Skip to main content

See also:

The City of Edmonton Was Right... and It Was Wrong

The City Council of Edmonton may be about to learn how Nanaimo City Council felt when they were forced to back down on their infamous "ban the Christians" motion. Pamela Geller and the American Freedom Defense Initiative are suing the City over its decision to order ads removed from city buses.

The ads encouraged Muslim women and girls living in fundamentalist households to come forward if they were being threatened by their families. It featured the photos of North American honour killing victims. "Muslim girls honour killed by their families, is your family threatening you? Is there a fatwa on your head? We can help," the ad read.

Councillor Amarjeet Sohi objected, and demanded that the ads be removed. “They target one group, and in my mind they were very discriminatory and racist, and there’s no place for that kind of bigotry on city property,” Sohi complained. “Honour killing is a serious problem ... (but) this problem is present in every community, not just the Muslim community.”

Well, actually the serious problem of honour killing is not present in every community. The overwhelming majority of confirmed honour killings -- wherein females are killed for allegedly shaming their families -- happen in Muslim families.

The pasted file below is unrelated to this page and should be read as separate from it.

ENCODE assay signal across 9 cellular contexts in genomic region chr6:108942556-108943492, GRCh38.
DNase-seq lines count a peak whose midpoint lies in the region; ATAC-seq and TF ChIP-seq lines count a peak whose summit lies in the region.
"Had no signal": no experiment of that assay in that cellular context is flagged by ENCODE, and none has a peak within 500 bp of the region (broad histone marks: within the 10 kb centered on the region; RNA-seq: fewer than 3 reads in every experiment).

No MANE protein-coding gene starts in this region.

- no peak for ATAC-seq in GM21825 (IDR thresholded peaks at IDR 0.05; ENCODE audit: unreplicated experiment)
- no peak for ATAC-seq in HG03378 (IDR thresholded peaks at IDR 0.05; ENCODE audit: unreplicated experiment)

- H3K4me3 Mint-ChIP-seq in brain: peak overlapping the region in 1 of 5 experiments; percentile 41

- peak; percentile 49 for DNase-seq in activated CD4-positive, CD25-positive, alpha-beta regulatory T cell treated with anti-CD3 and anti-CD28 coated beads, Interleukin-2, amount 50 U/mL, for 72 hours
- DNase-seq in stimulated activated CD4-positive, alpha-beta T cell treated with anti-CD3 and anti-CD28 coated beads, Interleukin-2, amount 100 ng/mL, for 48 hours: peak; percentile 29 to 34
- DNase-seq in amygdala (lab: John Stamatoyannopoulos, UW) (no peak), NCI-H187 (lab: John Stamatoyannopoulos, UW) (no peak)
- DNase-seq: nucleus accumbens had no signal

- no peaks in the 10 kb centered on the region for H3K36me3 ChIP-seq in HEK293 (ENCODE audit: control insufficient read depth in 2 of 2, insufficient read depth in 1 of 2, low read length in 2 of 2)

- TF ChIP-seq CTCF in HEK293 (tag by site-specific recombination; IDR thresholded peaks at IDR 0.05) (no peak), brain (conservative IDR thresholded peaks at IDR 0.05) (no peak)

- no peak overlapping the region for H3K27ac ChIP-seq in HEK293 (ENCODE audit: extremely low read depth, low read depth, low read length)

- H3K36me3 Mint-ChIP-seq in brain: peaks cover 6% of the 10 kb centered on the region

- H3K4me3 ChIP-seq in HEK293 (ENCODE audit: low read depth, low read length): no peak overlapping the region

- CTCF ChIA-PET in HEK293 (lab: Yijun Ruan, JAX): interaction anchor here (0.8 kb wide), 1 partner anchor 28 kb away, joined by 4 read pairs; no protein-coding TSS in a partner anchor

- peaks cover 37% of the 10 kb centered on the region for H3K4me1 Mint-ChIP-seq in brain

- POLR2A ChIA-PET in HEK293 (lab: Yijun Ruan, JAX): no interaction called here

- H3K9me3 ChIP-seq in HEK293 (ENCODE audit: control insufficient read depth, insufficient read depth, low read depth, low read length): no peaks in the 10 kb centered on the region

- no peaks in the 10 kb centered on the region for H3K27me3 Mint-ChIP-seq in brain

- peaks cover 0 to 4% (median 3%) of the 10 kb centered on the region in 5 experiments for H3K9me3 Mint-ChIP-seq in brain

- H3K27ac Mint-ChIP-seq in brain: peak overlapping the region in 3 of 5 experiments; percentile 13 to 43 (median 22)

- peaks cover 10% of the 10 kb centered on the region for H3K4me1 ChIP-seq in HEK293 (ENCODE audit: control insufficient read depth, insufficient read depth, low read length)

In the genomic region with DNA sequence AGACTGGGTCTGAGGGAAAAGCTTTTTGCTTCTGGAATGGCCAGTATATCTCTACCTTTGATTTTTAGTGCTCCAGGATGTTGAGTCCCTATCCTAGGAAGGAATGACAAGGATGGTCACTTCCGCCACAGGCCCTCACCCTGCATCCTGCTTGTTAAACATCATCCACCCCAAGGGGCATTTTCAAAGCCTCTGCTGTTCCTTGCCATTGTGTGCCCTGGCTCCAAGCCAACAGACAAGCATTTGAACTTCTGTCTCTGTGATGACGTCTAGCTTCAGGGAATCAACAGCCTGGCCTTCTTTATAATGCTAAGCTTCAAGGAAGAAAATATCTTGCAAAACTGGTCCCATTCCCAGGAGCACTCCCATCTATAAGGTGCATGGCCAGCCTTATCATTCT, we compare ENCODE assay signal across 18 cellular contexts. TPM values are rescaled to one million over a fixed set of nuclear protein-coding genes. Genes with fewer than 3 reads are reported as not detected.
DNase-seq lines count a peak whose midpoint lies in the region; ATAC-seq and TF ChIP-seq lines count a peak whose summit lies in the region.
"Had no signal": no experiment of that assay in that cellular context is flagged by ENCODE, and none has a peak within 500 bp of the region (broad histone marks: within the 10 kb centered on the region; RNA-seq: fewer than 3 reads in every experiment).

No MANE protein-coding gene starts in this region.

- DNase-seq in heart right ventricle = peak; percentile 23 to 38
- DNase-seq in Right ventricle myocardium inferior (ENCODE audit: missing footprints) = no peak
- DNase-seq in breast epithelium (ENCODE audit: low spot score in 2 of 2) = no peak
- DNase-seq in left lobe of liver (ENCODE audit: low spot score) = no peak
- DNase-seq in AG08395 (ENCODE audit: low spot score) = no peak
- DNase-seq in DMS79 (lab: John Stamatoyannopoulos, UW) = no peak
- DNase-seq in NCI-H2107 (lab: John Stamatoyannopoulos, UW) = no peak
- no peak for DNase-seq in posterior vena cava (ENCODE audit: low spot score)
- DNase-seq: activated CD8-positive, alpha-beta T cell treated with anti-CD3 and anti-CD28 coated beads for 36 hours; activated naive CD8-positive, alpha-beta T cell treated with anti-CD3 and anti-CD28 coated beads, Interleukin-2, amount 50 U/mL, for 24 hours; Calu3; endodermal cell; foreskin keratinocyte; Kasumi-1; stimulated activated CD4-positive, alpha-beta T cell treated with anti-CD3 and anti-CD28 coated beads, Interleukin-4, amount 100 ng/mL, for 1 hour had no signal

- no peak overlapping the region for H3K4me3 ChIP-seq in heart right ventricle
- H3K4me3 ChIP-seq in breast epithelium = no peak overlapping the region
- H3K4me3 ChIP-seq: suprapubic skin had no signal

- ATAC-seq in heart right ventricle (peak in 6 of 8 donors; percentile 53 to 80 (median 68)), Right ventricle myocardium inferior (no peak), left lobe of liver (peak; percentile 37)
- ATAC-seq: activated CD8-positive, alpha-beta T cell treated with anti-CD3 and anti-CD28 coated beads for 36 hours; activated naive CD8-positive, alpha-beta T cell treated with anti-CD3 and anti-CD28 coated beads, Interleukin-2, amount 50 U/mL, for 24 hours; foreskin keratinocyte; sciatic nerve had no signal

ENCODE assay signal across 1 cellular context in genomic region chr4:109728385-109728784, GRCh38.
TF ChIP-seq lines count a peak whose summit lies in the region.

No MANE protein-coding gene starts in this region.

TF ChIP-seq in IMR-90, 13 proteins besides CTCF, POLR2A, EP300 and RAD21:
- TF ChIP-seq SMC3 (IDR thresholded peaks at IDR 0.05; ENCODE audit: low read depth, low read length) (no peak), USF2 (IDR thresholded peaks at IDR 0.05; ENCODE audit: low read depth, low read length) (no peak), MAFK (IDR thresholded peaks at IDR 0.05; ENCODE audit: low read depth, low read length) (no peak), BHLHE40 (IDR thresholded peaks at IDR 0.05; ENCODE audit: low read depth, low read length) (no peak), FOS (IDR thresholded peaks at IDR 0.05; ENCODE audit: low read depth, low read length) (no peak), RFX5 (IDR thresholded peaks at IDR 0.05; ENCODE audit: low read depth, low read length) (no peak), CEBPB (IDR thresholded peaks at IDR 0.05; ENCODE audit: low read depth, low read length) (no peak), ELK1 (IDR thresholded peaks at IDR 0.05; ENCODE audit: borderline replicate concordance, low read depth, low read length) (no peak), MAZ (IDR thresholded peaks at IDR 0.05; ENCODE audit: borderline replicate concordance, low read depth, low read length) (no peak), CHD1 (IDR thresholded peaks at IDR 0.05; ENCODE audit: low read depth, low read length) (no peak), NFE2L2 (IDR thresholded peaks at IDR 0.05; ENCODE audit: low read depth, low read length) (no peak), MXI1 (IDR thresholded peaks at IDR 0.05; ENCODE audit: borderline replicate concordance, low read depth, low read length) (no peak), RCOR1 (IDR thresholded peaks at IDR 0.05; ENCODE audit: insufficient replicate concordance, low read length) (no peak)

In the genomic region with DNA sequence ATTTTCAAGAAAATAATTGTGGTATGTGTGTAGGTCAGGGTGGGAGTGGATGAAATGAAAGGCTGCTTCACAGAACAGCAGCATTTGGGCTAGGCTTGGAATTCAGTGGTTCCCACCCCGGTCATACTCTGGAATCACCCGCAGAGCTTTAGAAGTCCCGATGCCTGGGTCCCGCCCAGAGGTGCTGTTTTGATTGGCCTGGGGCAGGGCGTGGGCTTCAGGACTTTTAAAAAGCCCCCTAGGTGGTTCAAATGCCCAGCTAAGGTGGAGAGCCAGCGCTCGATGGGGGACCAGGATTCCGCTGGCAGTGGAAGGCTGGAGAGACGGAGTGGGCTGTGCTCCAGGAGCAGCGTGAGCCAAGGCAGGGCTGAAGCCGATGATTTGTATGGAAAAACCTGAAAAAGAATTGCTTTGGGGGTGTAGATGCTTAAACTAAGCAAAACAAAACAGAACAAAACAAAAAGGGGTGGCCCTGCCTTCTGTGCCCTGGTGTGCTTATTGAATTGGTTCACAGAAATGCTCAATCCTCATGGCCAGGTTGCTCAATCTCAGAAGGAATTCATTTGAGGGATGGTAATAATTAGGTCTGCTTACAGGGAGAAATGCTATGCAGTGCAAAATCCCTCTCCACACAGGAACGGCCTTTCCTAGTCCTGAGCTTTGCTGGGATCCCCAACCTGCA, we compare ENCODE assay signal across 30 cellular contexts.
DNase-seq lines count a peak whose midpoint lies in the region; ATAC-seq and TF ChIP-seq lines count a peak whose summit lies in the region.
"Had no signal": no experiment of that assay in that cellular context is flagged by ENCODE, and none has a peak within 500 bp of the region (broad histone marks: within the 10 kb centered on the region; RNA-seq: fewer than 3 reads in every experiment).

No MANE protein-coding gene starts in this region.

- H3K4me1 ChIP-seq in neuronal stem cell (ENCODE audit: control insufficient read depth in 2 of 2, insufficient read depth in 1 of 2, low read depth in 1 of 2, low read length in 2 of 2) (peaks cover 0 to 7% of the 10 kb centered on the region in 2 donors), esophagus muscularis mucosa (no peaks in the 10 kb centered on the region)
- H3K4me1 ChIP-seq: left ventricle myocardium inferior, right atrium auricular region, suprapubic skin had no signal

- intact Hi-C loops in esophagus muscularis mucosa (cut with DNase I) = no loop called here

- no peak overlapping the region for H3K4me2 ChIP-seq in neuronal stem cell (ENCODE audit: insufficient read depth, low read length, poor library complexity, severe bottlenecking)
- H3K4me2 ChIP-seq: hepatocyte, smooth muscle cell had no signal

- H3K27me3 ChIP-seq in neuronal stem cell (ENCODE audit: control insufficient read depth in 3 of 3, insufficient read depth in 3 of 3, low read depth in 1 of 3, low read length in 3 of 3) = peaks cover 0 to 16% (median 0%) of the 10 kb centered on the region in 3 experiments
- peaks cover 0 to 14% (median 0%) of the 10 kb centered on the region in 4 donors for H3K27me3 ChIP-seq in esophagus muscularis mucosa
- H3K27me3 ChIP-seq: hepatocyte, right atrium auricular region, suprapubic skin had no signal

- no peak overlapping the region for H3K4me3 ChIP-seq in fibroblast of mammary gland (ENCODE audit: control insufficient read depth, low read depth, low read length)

That being said, Sohi is not wrong about everything. The ads very much were inflammatory. Perhaps Geller and the AFDI could have rethought their use of such a culturally-loaded term as "Fatwa."

And that's where Sohi stops being right.

Because for the City of Edmonton to force Pattison Advertising -- the firm that essentially sublets the ad space on buses and LRT trains for the City of Edmonton -- to remove the ads simply because a handful of people found them to be offensive. It's a violation of the Charter Right to freedom of expression. (Unlike Nanaimo City Council, at least Sohi was willing to settle for violating just one Charter right.)

This is precisely what John Carpay of the Justice Centre for Constitutional Freedoms seized upon in the statement of claim filed on behalf of the AFDI.

Regardless of whether or not the ads were offensive to Amarjeet Sohi, Pamela Gellar and the American Freedom Defense Initiative had the right to place those ads, inflammatory or not.

The city should have backed down in October. Now it will cost money to make this go away, all because of the too-thin skin of one City Councillor.